Travelling with ill parent at home
Replies: 11 - Last Post: Mar 9, 2013 2:50 AM Last Post By: sltt
Mar 3, 2013 9:18 AM
Travelling with ill parent at homeHi there!
I am planning a backpacking trip for this fall with a friend. the downside to this endeavor is that my father has a few chronic illnesses that occasionally flare up and put him in the hospital. The ambiguity of his illnesses can allow him to live on the upside of 20+ years or until tomorrow.That being said, I still want to plan my trip, however; in the instance he is hospitalized approaching our departure,I want to book with an airline that will let me cancel (if the worst comes) or change our tickets at a moment's notice.So here are my questions:
1)which airlines would be forgiving (cheaply) for the illness of a parent?
2)could I extend that to my friend's ticket too? Because if I need to change for my father,she wouldn't want to depart alone.
Mar 3, 2013 9:42 AM
1Some tickets are sold as refundable...or nonrefundable... Ask about this before you buy it...
You pay extra for a "refundable" ticket...but perhaps not that much to satisfy your special requirements...
Additionally most tickets are "changeable" for a fee...even if they are non refundable...ie you can't get your money back...
Most airlines recognize that emergencies can happen...and they will allow you to change your ticket for the price of the changed seat, if available, and a service fee... I have heard that the fee can be $20 or $100...you might inquire about the re-write fee when you buy your ticket...
Alternatively...if you can afford it...you can just buy another ticket if needed...and eat the loss...at least then you get to take your trip...and still have a fall back position..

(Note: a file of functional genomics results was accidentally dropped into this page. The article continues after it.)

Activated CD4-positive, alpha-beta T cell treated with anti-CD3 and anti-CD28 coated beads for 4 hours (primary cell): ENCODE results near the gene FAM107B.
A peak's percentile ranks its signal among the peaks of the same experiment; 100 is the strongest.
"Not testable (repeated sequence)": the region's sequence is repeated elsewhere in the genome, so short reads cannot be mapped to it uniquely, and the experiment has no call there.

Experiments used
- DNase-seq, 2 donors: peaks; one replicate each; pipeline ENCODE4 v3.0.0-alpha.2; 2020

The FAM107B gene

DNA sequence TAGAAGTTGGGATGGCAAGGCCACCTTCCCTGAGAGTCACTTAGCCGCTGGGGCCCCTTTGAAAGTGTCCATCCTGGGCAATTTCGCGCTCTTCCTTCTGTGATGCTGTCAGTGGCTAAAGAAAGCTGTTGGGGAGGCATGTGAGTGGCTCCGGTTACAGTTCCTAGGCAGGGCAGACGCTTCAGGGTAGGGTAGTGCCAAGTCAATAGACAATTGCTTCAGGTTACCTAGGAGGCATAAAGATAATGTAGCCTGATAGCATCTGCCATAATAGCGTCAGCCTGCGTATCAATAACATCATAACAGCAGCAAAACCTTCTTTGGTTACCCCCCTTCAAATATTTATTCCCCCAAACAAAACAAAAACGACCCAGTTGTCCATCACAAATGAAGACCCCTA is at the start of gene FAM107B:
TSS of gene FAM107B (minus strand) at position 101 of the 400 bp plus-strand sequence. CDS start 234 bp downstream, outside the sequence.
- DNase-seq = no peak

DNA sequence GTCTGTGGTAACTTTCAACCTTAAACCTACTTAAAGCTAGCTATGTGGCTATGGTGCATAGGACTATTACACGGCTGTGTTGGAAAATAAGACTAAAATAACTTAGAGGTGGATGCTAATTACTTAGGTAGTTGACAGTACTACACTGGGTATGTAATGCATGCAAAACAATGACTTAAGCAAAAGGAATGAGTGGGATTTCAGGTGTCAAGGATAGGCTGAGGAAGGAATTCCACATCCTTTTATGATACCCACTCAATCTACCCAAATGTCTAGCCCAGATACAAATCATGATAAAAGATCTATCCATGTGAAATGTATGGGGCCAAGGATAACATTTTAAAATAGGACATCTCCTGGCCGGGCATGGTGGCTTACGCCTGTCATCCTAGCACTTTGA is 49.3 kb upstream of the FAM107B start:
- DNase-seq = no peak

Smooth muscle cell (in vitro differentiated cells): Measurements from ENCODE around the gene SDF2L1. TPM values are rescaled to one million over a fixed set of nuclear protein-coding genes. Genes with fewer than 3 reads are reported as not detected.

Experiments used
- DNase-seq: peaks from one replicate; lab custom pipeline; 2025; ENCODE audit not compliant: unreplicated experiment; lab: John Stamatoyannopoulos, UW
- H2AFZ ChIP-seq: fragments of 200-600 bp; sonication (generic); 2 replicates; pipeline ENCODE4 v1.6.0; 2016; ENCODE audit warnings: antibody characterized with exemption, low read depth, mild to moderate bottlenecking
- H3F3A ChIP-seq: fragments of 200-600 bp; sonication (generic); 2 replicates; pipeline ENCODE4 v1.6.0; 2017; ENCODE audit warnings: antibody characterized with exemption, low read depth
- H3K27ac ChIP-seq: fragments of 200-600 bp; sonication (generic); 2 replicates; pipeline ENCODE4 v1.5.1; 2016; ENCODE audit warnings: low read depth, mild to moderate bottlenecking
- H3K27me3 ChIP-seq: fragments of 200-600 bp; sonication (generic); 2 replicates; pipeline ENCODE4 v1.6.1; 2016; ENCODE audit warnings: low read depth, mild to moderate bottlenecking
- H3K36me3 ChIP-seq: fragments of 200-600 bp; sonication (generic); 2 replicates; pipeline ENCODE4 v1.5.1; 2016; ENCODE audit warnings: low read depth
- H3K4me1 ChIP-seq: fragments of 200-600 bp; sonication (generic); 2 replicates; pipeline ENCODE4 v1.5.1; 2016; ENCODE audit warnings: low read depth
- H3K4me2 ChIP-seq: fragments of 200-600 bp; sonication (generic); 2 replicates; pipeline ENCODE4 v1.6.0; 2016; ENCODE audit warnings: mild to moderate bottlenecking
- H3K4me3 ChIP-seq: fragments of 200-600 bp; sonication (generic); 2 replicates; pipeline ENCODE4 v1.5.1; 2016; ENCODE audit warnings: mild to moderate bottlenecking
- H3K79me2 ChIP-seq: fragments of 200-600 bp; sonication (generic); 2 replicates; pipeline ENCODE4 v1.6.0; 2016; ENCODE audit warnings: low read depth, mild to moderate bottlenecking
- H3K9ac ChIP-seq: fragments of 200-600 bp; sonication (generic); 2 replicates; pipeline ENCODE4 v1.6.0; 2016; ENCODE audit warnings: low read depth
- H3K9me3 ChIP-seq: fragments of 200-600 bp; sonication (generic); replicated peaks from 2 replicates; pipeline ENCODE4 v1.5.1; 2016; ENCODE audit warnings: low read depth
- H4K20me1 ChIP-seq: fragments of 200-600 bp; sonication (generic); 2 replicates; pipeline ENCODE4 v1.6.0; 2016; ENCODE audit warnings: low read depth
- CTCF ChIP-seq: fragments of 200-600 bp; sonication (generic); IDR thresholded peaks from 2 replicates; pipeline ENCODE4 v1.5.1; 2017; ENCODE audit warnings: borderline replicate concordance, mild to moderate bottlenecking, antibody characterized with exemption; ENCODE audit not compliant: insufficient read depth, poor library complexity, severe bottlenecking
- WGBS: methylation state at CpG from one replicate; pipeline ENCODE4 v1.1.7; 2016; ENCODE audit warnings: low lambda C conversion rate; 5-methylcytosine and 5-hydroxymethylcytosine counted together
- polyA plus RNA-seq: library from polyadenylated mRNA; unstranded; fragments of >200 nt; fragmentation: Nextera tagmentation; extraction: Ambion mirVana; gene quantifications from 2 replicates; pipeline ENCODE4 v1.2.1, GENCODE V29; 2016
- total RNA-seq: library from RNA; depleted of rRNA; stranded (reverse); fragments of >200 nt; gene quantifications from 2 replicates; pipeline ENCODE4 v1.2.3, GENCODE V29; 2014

Travel and Home always have trade offs...
Mar 3, 2013 10:00 AM
2American Airlines prides itself (via press release etc.) on having a generous "bereavement policy." I don't know if they are actually any better than te other airlines, but it is something they brag about.
I do not know their or any other airlines particular policy but according to wiki "compassion fares" are typically 50% off.
My understanding (educated guess) is air tickets purchased through third-party discounters have stricter refund and cancellation policies than those purchased directly.
I wish I could give you more-solid information.
Mar 3, 2013 10:28 AM
Mar 3, 2013 10:33 AM
I’m temporarily ill myself (that’s part of why I post here so much.)
LOL I got over a knee thing and caught a digestive tract thing. Oh well.
You should not feel bad at all about your trip and understand that ill people do not want to be a burden on their loved ones. In general we sickies don’t mind if our relatives travel. We hate it if our illness prevents their trip.
Make sure he is well-cared for in your absence. If he needs someone to check on him while you’re gone, have the “check-ins” start at least 2 weeks before you go so they get to be an accustomed habit..
Mar 3, 2013 12:45 PM
5There are generally two costs associated with changing your airline ticket:
1) the "change fee" charged by most airlines. This is generally in the $50 to $100 range
2) any difference in price between the original ticket and the re-issued one.
The only airline I am aware of that never charges a "change fee" is Southwest Airlines, although there may be others (JetBlue? Virgin?). So for travel within the U.S., you could try tickets on SWA. Note that you would still have to pay any difference in the price of the ticket itself. Also note that you will not find SWA on any of the consolidator websites (KAYAK, Travelocity, Expedia, etc.). You must purchase directly from their site.